Black Lives Matter activists confront Mayor Eric Garcetti at town-hall meeting

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Black Lives Matter activists lashed out at Mayor Eric Garcetti during a town-hall meeting in South Los Angeles on Monday night.

A group of Black Lives Matter protesters and other activists lashed out at Mayor Eric Garcetti during a heated town-hall meeting at the Holman United Methodist Church in South Los Angeles Monday night.

The mayor was set to address a number of issues regarding policy, public transportation and the 2024 Olympics, but the meeting was halted when protesters became aggressive.

Protesters in the audience stood up and turned their backs on the mayor as he spoke to hundreds of attendees, and activists later grabbed Garcetti's microphone during a Q&A session.

The tension then spilled outside the church as several protesters attempted to block Garcetti's car as he left the church. An activist defiantly jumped onto the trunk of Garcetti's car and others could be heard chanting, "Black lives they matter here."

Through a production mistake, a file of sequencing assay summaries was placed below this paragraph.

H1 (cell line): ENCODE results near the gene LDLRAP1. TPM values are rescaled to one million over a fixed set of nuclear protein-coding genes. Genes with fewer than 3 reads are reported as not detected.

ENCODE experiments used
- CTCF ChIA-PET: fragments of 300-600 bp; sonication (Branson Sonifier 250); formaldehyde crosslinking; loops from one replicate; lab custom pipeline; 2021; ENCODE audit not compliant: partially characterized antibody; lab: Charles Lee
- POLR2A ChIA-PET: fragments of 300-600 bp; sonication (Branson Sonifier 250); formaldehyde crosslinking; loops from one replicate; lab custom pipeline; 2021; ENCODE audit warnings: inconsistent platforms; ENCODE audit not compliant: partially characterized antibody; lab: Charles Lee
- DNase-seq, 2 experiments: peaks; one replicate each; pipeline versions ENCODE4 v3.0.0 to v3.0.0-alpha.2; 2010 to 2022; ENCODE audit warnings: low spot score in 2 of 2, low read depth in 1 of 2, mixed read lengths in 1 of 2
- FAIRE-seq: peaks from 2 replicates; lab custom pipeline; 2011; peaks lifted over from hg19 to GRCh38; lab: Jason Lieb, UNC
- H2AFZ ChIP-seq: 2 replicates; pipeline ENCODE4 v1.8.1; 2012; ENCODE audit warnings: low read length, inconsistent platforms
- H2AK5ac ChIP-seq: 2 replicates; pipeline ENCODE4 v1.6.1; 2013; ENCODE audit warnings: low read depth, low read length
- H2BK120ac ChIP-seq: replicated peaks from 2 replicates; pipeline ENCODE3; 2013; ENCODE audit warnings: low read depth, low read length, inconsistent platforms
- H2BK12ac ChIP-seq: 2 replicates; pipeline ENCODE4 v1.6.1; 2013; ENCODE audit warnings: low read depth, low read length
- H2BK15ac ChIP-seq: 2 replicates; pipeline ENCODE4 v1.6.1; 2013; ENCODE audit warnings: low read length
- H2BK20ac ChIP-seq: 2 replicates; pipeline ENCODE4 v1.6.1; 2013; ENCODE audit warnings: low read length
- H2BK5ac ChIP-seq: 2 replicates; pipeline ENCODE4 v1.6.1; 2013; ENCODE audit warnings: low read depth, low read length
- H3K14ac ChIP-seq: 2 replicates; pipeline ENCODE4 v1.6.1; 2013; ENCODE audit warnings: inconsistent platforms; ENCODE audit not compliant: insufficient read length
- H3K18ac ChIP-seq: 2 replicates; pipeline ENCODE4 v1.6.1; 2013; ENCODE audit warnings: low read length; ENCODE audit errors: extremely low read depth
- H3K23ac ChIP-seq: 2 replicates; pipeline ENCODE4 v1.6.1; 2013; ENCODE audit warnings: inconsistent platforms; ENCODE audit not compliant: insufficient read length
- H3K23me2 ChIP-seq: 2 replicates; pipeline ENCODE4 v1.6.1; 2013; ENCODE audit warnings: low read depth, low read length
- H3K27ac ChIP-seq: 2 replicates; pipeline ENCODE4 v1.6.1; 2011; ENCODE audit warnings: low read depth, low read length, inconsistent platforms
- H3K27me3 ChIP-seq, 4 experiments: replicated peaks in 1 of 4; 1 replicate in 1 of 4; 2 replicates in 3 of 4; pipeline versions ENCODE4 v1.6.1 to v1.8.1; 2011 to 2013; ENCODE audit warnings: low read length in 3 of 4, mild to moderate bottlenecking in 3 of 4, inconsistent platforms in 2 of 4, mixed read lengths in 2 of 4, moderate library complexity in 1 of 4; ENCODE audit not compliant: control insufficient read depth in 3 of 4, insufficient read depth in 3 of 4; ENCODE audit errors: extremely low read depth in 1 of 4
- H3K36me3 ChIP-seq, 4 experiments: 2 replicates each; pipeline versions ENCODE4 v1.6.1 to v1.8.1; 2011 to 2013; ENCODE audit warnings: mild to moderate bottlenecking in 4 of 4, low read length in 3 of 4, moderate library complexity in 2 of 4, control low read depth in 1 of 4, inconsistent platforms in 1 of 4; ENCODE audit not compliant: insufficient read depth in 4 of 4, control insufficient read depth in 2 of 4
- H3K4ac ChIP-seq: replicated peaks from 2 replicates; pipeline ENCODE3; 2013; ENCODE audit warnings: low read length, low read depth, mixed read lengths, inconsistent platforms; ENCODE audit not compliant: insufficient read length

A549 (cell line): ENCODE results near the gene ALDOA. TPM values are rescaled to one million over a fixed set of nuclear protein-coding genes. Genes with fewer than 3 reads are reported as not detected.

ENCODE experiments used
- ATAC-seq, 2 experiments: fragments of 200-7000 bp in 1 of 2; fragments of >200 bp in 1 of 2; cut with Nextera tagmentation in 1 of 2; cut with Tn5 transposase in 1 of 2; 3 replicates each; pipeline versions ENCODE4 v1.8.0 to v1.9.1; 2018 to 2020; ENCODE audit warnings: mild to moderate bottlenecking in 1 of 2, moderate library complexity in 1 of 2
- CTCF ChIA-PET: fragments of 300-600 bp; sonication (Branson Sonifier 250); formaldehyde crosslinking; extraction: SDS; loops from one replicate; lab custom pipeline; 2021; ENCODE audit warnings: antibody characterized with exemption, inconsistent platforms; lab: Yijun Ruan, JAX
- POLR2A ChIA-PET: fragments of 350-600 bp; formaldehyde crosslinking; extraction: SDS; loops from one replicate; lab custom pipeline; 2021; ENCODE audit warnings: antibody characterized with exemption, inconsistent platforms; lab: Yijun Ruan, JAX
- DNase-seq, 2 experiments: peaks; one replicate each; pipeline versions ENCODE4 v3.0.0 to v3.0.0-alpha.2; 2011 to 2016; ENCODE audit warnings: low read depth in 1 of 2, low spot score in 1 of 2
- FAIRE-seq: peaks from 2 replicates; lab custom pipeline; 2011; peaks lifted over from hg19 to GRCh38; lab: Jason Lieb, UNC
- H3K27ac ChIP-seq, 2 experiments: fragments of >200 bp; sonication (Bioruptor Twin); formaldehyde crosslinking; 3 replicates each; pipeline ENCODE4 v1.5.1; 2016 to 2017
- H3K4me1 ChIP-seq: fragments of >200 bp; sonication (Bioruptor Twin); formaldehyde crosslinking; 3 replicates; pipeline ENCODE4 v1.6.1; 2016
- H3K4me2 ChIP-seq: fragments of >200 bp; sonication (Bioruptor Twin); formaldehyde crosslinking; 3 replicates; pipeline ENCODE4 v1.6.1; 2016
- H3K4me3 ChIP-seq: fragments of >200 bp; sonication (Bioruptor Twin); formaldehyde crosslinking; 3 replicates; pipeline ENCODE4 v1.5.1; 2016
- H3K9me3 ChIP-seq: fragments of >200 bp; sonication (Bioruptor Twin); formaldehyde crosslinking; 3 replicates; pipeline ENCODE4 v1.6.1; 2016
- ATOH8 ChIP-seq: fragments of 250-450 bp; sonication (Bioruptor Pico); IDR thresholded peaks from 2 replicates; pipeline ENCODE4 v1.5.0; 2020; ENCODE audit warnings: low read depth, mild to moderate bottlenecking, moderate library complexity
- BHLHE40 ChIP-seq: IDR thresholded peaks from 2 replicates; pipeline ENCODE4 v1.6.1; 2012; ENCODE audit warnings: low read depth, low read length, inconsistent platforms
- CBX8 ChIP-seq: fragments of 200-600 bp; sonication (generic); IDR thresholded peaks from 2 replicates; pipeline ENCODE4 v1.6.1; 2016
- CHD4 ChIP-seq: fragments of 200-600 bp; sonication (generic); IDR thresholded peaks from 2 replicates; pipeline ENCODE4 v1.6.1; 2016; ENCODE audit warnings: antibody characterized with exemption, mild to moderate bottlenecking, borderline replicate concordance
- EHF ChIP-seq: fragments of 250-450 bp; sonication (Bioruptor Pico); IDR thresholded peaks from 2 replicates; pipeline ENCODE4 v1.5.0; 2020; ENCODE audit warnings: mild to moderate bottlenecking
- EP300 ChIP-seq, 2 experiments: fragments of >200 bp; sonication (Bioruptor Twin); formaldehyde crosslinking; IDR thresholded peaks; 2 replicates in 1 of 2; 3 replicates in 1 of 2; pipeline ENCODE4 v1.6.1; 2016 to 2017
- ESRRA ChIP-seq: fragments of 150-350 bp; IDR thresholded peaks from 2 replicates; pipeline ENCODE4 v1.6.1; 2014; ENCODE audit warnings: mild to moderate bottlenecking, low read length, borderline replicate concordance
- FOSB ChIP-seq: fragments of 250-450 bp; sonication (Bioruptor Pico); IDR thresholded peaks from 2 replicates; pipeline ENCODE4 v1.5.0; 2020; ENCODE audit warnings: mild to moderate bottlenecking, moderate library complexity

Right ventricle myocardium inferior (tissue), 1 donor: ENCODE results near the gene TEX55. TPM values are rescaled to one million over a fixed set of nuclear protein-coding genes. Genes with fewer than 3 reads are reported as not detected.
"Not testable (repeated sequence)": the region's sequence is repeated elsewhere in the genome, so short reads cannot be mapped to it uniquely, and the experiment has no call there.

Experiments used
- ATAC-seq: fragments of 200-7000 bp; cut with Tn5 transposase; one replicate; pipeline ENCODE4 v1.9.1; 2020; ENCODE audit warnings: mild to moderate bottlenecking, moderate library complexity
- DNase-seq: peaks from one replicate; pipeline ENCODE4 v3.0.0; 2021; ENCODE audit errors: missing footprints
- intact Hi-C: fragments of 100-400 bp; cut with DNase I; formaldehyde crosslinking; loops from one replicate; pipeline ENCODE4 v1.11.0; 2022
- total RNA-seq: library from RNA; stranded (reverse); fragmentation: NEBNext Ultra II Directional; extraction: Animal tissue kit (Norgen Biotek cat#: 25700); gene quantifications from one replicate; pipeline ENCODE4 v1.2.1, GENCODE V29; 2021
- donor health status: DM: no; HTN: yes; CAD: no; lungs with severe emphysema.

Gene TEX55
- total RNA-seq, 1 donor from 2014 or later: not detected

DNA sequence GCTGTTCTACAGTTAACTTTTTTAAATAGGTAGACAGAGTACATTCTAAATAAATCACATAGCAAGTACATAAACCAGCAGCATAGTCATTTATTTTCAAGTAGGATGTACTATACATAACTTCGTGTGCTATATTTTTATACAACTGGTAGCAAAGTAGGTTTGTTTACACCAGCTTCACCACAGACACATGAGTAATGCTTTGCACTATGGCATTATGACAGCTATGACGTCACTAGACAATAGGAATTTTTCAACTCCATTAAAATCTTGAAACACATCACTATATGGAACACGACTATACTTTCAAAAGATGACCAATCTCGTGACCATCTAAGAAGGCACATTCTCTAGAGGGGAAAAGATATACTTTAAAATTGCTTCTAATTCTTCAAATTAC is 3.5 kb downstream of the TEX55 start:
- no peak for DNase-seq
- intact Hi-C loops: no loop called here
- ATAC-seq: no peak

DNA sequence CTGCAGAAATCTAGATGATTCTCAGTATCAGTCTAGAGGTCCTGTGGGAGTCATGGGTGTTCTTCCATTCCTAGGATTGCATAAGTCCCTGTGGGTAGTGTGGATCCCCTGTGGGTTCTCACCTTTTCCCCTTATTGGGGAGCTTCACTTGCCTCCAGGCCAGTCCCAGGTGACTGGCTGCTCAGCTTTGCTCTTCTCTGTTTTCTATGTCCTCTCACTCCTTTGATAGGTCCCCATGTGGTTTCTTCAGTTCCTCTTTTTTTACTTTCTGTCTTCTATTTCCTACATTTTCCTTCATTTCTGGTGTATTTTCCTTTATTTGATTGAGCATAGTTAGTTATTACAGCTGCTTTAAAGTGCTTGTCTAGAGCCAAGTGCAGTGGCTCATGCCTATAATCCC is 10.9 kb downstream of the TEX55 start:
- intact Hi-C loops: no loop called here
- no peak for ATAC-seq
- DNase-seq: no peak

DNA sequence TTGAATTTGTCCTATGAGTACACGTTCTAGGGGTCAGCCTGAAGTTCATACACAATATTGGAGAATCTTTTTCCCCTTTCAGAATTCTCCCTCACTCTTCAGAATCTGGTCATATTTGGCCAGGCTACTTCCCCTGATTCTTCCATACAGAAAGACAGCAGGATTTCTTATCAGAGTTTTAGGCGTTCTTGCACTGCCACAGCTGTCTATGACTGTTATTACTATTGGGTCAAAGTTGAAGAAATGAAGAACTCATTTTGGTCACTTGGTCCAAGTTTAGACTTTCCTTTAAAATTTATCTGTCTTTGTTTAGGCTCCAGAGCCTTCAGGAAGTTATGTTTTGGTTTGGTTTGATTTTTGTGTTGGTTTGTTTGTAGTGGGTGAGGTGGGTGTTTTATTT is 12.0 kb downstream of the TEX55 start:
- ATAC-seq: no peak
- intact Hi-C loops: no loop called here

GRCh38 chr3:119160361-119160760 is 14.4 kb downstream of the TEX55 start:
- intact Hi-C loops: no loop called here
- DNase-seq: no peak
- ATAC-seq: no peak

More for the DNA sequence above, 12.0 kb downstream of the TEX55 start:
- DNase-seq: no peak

"To engage without civility, without decency and with disrespect was just very disappointing," said Rev. Kelvin Sauls of the Holman United Methodist Church.

Sauls says the majority of the people, nearly 800 who attended, wanted to discuss issues with the mayor and could not.

"Black Lives Matter came to silence the majority of the community and that is not going to happen; it cannot happen," said Sauls.

Eyewitness News asked the mayor about these tactics by Black Lives Matter.

"Disrupting a meeting is an easy thing, but I'm about forging a coalition moving forward," said Garcetti.

Community activist Najee Ali was also at the meeting.

"I think it's very unfortunate, it's ineffective, and they're alienating the people in power," said Ali.

Several members of Black Lives Matter attended the police commission Tuesday morning. There was another disruption as one of the commissioners discussed Monday night's event.

"Unfortunately, a small group of protesters, many of whom routinely disrupt our meetings, disrupted the meeting and it had to be cut short," said Police Commissioner Matthew Johnson.

A woman, who was not identified, told Johnson to "stop lying." She was asked to leave the meeting.

"The pastor whose church we were in was shouted down," said Garcetti. "That's not the way to have a constructive conversation, but it doesn't stop me one iota from going forward with the work, and that's what's important."

The Black Lives Matter movement gained national ground after 18-year-old Michael Brown was shot and killed by a white police officer in Ferguson, Missouri. Since then, deaths of other unarmed black males at the hands of law enforcement officers have inspired protests under the "Black Lives Matter" moniker.

The Associated Press contributed to this report.
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